Whitehill Tor, Hawks Tor and a short drive

Well hello there Dartmoor, I have finally made it back, at least to this little pocket of it anyway, sitting right on the South West edge of the moor. Parts of this walk aren’t actually within the moor boundary (marked by the yellow line on the map below), but for me this is a great start after a month away. This walk involved a short drive from home (see what I did there) and actually was reasonably quiet, there were a few cars parked where I did and also down at Quick Bridge and I saw perhaps 10 people out walking but not too many. Along with some decent paths this walk gave some decent tors as well and provided a chance to reacquaint myself back with a bit of rock again. The weather was sunny all day and out of the wind, walking through the trees, up from Quick Bridge to the edge of the clay works, I was peeling of the layers. These went back on sharpish as the easterly, which has been an ever-present these last few days, hit me hard on Penn Moor. Even with this cold wind it was great to be back on the moor, even if it was just a short section, and hopefully I will be able to work out another walk around this area soon. There certainly appears to be more optimistic news appearing on our screens and even the odd happy story (Handforth meetings and Jackie Weaver anyone!!). Maybe, just maybe.

Start – Lee Moor parking

Route – Crownhill Tor – Headon China Clay workings – Quick Bridge – Cholwichtown – Penn Moor – Hanging StoneHexton TorBlackaton CrossSaddlesboroughHawks TorCollard TorCollard Tor Stone Row – Wotter – Blackalder TorWhitehill Tor – Lee Moor parking

Distance – 10 miles    Start time – 10.10am    Time taken – 4hrs 30mins Highest Point – Hanging Stone 340 metres

Weather – Sunny, some bits of cloud, very cold easterly but warmer out the wind

© Crown copyright 2020 Ordnance Survey FL 2020 SF
Starting out, lots of the views here are of, and over, the clay works here. Its not pleasant to look at but quite frankly after the last year it was bliss. Whitehill Tor is in the trees on the right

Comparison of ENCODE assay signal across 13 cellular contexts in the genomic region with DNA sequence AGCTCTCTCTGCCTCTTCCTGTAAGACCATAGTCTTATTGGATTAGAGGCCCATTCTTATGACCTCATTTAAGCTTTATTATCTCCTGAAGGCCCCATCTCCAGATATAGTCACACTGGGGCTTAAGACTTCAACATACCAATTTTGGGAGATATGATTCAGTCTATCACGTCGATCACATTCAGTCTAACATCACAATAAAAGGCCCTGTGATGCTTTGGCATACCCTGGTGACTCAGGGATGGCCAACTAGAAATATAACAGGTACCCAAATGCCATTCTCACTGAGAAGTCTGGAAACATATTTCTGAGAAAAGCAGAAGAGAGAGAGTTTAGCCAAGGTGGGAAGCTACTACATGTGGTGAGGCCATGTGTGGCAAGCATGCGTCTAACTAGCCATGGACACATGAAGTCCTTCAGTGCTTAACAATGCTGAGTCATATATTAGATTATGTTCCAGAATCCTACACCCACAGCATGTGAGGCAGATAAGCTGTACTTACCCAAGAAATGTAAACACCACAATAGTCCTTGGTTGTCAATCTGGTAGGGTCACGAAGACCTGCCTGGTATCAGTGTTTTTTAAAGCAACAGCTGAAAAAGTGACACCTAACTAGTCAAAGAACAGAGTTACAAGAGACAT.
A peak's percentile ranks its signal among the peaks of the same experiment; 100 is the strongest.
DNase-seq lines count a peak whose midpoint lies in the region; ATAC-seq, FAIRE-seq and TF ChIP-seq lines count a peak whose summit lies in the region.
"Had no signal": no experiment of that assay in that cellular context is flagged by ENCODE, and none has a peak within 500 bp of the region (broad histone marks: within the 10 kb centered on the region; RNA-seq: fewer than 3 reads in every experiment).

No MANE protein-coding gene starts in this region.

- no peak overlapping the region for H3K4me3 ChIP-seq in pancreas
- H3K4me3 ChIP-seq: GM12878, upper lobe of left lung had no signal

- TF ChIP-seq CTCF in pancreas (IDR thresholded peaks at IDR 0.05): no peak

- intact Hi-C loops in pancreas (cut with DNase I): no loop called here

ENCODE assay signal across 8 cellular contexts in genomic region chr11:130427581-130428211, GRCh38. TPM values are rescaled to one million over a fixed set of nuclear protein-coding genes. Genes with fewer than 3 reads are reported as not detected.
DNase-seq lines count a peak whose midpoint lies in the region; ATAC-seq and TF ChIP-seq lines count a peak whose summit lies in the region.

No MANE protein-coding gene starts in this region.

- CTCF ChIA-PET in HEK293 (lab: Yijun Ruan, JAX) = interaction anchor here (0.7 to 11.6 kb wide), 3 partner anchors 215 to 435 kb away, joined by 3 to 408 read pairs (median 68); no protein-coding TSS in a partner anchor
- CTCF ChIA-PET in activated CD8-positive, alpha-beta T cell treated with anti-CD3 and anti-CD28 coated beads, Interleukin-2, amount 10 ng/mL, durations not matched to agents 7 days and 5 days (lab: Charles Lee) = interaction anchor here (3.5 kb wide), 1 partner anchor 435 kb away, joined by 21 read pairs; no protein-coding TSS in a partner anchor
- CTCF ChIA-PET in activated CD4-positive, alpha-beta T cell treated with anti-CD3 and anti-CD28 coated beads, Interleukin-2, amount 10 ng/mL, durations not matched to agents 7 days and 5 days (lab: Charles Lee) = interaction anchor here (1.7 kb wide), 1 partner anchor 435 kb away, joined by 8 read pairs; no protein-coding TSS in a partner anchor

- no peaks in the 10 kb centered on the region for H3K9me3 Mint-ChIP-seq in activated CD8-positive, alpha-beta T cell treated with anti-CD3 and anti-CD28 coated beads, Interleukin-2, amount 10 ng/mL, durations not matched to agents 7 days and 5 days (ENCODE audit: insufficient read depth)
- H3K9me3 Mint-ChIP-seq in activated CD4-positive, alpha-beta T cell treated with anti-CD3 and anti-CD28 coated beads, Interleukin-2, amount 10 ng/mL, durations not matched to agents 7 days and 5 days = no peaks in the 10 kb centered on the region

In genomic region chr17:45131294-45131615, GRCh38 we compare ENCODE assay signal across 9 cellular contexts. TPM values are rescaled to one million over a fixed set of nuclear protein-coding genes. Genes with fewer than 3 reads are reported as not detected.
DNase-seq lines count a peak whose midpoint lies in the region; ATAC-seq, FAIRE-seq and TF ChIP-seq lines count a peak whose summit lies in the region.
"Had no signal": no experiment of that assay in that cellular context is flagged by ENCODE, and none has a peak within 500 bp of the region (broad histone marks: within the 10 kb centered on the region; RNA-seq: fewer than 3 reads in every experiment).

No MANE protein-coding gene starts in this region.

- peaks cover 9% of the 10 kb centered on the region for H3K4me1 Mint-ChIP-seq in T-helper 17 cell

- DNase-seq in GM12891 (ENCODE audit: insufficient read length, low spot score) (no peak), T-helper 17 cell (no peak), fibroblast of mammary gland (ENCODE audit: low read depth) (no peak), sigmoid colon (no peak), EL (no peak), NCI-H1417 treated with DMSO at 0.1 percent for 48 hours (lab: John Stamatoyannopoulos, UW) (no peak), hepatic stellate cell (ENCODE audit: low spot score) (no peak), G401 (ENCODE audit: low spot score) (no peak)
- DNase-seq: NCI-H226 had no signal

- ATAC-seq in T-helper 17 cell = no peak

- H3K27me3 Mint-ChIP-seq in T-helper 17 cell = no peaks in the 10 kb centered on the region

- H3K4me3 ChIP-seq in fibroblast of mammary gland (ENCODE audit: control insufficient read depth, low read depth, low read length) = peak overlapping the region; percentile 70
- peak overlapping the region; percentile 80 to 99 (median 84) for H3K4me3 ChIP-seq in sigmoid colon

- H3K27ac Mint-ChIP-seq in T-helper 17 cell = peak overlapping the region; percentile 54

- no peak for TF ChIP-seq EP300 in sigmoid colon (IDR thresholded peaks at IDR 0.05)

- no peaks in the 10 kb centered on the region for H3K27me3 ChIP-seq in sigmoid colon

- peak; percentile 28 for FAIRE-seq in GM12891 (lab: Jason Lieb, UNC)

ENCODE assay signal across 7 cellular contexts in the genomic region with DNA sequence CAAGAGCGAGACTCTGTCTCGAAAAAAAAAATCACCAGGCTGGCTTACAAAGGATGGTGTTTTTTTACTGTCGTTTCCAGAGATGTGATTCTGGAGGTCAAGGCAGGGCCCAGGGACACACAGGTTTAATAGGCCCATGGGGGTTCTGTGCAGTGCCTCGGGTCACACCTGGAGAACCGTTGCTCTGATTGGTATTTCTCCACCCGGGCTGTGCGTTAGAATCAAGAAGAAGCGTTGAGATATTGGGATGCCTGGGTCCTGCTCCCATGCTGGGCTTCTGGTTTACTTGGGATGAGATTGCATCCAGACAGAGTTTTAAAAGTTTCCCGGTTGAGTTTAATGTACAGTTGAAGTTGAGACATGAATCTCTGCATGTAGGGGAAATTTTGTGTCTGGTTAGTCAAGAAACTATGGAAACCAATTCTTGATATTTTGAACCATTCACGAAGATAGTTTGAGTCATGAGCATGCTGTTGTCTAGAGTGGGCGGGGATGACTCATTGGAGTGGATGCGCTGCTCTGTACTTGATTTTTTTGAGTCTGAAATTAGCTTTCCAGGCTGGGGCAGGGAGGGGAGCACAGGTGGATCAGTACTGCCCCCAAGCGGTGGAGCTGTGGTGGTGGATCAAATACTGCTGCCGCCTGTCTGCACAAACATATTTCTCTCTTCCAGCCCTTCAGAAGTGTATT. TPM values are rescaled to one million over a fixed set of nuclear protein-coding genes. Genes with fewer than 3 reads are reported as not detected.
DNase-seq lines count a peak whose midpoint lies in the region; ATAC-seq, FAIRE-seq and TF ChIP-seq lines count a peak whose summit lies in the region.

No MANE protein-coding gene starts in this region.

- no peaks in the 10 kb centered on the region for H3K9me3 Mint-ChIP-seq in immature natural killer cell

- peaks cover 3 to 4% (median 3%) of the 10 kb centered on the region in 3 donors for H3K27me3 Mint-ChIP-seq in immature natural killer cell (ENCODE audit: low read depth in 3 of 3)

The Headon/Lee Moor clay works
Looking east as I walk towards Crownhill Tor. That’s Western Beacon over there, and the copse of trees on the hill mid distance is Hanger Down Clump
The hill over there holds Crownhill Tor, you can see Plymouth Sound from lots of this walk and its there on the right, at the back
On Crownhill Tor now, the moor from Western Beacon on the right to Three Barrows to the left. The smoking chimney down there is part of Headon works, I’ll be there in a bit.
The mounds of the clay works with Penn Beacon behind from Crownhill Tor
The smoking chimney and a milky bluey lake of I’m not sure what it is. I was fascinated walking around here as to what each bit did
Quick Bridge as I leave the clay works, head right a bit and then join the track up towards Penn Moor
The track up to Cholwichtown Farm and Penn Moor
Out of the wind here it was pretty warm and I was peeling off layers
The Lee Moor quarry, hopefully nature can rapidly take back those bare slopes
The smoking chimney and South Hams stretching away beyond
The track climbs around the Lee Moor quarry, you can stay down close ish to the edge, however I prefer to climb a couple of hundred metres to the main path which follows a leat towards Hexton Tor
The shapes of the clay mounds from the other side, seen in photo 6 above. I’m away from the edge of the clay works now and on the proper path. By this point the wind was hitting me hard so those layers went back on pronto.
On the path with Shell Top up to the left and Penn Beacon further right
The Hanging Stone, more of a leaning one really. It appears by the markings on it that it was probably a boundary marker originally. Proper tors behind with Great and Little Trowlesworthy Tors
I’m not heading over to the Trowlesworthy ones today, instead this is little Hexton Tor and this one will do me. The views are great from here when you look westerly rather than to my left and the clay works